ARIE LUYENDYK Are these days between Coors Carb Day and Race Day difficult? "No it's not really that difficult. I guess it gives you two or three days to worry about stuff you shouldn't really be worrying about unless you have a problem. So...
Are these days between Coors Carb Day and Race Day difficult?
"No it's not really that difficult. I guess it gives you two or three days to worry about stuff you shouldn't really be worrying about unless you have a problem. So far, things with Treadway-Hubbard Racing are going good and really everything has gone smooth. Really, I'm just trying to catch up with friends coming into town and sponsor requirements, dinners and stuff like that. You know coming in it's going to be a long month. I just think that every drop of rain that falls today can't fall on Sunday morning, so that's a good thing."
Since the media attention has been focused on other drivers, you and Buddy Lazier have both been pretty quiet this month, do you like it that way?
"A lot more attention has been focused on the CART teams coming back and Michael Andretti and the younger stars of the series, so yeah, we've been able to go about our thing without too much distraction. It's been a lot quieter in recent years so it's actually nice. I enjoy just being able to focus on the job more than other things. It's nice to get some attention because you need it for your sponsors who are paying the bills."
Think back to five or six years, why was it so important to go with the Indy Racing League?
"In 1995, I only drove one race, which was Indianapolis for Team Menard. I had some options in CART that weren't very good. It wasn't a hard decision for me to go compete in what I love with Fred Treadway and his team. The fact that the 500 was part of the IRL was a big deciding factor for me. The split has been six years ago, and we need to talk about something else right now."
There could be cold temperatures Sunday, like in 1992. Talk about how your experience from that race will help you Sunday
"It's Friday now, and you don't know what's going to happen Sunday. You could wake up Sunday morning and it could be in the 40s and the wind could be gusting, and you know it could be a really tough day out there. So Sunday morning, for instance, we'll decide on what kind of wing we're going to put in the car, what kind of gearing, so it's constantly adjusting and adapting yourself and the team to the conditions, that's what we have to do Sunday morning. So if the conditions are in the 60s and overcast, I think it will be very nice race day conditions to have. It will be very fast. If that's what it's going to be good for most teams because it's quite comfortable weather to drive in, 60-degree temperatures, hopefully high 60s. A lot of coldness in the air makes the cars work good, so it will be a plus. We know it's not going to be 80 degrees. We had those conditions in the first week of practice, and it didn't affect the speeds that much or the way the cars felt. The experience I had from the '92 race and other races, that's what I can always put to good use. You use the experience you have here, the good experience and the bad experience and just the history. You look at what other teams have done here in the past, and the kind of mistakes they have made in certain conditions and you try to avoid those mistakes when you see the good things they did."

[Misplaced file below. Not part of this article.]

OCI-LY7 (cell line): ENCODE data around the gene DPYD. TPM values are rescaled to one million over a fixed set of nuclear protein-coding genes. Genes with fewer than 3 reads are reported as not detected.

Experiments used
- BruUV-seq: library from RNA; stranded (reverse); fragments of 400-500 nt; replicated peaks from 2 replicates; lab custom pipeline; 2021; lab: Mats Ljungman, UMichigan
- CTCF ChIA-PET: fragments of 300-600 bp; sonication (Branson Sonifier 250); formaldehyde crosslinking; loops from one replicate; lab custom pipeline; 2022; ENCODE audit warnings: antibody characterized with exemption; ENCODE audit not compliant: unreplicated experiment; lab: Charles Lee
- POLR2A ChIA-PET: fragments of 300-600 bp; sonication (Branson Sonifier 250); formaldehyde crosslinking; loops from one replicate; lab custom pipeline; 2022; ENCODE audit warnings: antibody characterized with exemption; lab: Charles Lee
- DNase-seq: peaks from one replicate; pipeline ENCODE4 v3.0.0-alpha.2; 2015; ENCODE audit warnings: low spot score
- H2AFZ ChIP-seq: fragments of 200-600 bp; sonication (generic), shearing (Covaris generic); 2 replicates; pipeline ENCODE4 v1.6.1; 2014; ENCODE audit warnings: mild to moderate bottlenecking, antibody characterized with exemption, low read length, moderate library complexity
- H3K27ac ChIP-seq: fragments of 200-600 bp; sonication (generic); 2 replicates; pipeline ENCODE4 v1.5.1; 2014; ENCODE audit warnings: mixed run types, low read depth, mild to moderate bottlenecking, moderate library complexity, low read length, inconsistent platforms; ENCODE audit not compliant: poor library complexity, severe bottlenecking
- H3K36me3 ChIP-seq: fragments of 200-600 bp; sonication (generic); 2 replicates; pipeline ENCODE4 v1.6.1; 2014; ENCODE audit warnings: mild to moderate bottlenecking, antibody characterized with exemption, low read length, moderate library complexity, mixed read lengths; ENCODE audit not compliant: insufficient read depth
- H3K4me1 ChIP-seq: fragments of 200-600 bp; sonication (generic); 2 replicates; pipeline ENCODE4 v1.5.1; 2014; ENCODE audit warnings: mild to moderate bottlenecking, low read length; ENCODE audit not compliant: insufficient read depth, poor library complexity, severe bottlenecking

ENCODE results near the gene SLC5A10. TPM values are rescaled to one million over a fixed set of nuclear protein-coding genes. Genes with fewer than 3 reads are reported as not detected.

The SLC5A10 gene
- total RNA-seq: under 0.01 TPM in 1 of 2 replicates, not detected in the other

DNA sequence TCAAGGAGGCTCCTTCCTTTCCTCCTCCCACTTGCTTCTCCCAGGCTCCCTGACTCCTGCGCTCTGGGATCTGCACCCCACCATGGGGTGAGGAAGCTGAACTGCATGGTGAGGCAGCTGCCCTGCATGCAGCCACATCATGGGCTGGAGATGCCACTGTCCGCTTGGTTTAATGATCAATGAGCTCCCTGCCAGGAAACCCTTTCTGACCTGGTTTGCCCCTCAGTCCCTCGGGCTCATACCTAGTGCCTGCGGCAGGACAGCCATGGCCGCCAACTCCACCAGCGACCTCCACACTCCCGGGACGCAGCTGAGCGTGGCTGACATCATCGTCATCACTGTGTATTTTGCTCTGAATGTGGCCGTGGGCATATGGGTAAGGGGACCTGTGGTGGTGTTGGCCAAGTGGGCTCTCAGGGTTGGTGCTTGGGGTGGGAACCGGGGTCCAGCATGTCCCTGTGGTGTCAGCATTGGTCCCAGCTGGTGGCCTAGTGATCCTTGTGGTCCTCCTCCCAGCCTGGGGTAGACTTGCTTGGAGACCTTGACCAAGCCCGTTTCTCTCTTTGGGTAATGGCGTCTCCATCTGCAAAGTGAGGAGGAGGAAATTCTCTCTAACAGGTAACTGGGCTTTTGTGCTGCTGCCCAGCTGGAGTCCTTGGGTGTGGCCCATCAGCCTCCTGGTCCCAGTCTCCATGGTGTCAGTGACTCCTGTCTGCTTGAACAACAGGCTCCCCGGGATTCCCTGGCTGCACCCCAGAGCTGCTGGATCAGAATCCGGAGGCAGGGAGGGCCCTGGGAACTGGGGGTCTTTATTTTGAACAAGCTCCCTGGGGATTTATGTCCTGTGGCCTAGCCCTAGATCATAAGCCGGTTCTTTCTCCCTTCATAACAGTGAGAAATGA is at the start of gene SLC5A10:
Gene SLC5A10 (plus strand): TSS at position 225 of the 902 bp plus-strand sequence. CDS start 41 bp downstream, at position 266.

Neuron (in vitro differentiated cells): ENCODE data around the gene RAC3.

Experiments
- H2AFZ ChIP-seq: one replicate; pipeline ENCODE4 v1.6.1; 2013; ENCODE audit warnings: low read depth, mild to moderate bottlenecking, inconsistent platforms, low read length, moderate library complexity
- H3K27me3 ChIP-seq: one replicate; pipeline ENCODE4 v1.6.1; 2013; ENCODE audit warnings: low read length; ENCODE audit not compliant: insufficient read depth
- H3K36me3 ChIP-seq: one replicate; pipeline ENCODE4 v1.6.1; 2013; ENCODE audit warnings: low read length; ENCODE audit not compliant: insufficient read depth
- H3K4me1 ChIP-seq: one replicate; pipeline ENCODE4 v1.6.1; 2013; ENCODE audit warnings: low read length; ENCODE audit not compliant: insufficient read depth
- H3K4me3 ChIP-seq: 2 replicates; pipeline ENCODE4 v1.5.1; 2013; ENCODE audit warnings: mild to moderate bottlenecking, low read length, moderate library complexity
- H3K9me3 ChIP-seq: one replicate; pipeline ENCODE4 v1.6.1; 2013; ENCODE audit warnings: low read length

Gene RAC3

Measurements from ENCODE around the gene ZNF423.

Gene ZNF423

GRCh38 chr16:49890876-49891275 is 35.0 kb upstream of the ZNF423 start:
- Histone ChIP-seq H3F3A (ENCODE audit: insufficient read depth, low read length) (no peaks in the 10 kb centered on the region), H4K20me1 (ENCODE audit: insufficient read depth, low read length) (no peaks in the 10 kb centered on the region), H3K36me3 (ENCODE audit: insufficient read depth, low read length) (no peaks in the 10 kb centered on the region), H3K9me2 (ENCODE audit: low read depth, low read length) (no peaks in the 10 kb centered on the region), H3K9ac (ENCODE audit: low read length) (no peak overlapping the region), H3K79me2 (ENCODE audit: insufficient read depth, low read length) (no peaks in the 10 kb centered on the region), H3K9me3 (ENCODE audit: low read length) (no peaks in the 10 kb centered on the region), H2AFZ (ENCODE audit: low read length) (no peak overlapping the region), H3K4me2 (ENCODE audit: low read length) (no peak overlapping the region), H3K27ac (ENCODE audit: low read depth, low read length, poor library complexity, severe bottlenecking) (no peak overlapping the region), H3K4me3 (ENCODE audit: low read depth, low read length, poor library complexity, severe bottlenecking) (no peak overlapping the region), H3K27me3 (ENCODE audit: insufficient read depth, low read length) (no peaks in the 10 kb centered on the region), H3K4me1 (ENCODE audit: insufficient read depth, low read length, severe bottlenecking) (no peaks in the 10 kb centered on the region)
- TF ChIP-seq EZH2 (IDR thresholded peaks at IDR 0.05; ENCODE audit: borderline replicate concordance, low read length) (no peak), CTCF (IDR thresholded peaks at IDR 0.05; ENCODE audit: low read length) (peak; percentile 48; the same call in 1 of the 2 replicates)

Do race drivers improve with age? Are you better today than you were when you won here?
"I hope so. I mean, you definitely drive here. I myself haven't been driving that much. You feel that you've been in the car yesterday. I think the huge advantage for me is the experience level I have at this track and this race. That's something you can never discount if you look at drivers who have won this race, like Al Unser Sr., who I believe won it when he was 46 or 47. Had been around for a long time. He won this race starting from the back and really racing and counting more on experience than outright speed. But still he won the race, and I hope that will apply to me for a couple years to come."
The fact that you're back and Penske and Andretti, how much does that mean to this race?